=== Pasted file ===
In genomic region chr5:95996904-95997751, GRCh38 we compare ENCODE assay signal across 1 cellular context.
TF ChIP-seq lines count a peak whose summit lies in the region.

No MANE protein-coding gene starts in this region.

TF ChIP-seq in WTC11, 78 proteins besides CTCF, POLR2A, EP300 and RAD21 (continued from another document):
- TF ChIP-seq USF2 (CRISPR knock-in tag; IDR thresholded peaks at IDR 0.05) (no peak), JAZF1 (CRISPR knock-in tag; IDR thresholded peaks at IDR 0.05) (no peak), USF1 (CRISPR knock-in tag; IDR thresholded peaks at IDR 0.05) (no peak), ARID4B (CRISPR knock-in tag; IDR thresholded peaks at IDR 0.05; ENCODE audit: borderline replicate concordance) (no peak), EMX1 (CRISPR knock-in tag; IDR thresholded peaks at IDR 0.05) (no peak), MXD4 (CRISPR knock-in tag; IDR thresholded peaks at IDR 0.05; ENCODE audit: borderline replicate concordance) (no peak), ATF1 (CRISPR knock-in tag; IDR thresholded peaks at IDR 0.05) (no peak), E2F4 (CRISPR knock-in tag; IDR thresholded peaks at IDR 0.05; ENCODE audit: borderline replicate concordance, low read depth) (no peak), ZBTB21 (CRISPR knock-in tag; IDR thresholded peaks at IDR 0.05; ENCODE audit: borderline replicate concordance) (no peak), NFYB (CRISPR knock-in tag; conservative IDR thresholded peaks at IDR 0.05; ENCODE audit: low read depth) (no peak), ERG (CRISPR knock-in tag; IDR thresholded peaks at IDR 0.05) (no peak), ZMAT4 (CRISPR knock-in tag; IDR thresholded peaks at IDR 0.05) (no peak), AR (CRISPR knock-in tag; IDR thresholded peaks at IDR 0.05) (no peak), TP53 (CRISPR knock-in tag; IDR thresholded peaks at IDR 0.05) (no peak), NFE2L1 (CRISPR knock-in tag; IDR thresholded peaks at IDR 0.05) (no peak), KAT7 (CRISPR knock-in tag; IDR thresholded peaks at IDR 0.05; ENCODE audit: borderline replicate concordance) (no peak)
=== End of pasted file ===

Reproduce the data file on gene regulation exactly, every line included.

In genomic region chr5:95996904-95997751, GRCh38 we compare ENCODE assay signal across 1 cellular context.
TF ChIP-seq lines count a peak whose summit lies in the region.

No MANE protein-coding gene starts in this region.

TF ChIP-seq in WTC11, 78 proteins besides CTCF, POLR2A, EP300 and RAD21 (continued from another document):
- TF ChIP-seq USF2 (CRISPR knock-in tag; IDR thresholded peaks at IDR 0.05) (no peak), JAZF1 (CRISPR knock-in tag; IDR thresholded peaks at IDR 0.05) (no peak), USF1 (CRISPR knock-in tag; IDR thresholded peaks at IDR 0.05) (no peak), ARID4B (CRISPR knock-in tag; IDR thresholded peaks at IDR 0.05; ENCODE audit: borderline replicate concordance) (no peak), EMX1 (CRISPR knock-in tag; IDR thresholded peaks at IDR 0.05) (no peak), MXD4 (CRISPR knock-in tag; IDR thresholded peaks at IDR 0.05; ENCODE audit: borderline replicate concordance) (no peak), ATF1 (CRISPR knock-in tag; IDR thresholded peaks at IDR 0.05) (no peak), E2F4 (CRISPR knock-in tag; IDR thresholded peaks at IDR 0.05; ENCODE audit: borderline replicate concordance, low read depth) (no peak), ZBTB21 (CRISPR knock-in tag; IDR thresholded peaks at IDR 0.05; ENCODE audit: borderline replicate concordance) (no peak), NFYB (CRISPR knock-in tag; conservative IDR thresholded peaks at IDR 0.05; ENCODE audit: low read depth) (no peak), ERG (CRISPR knock-in tag; IDR thresholded peaks at IDR 0.05) (no peak), ZMAT4 (CRISPR knock-in tag; IDR thresholded peaks at IDR 0.05) (no peak), AR (CRISPR knock-in tag; IDR thresholded peaks at IDR 0.05) (no peak), TP53 (CRISPR knock-in tag; IDR thresholded peaks at IDR 0.05) (no peak), NFE2L1 (CRISPR knock-in tag; IDR thresholded peaks at IDR 0.05) (no peak), KAT7 (CRISPR knock-in tag; IDR thresholded peaks at IDR 0.05; ENCODE audit: borderline replicate concordance) (no peak)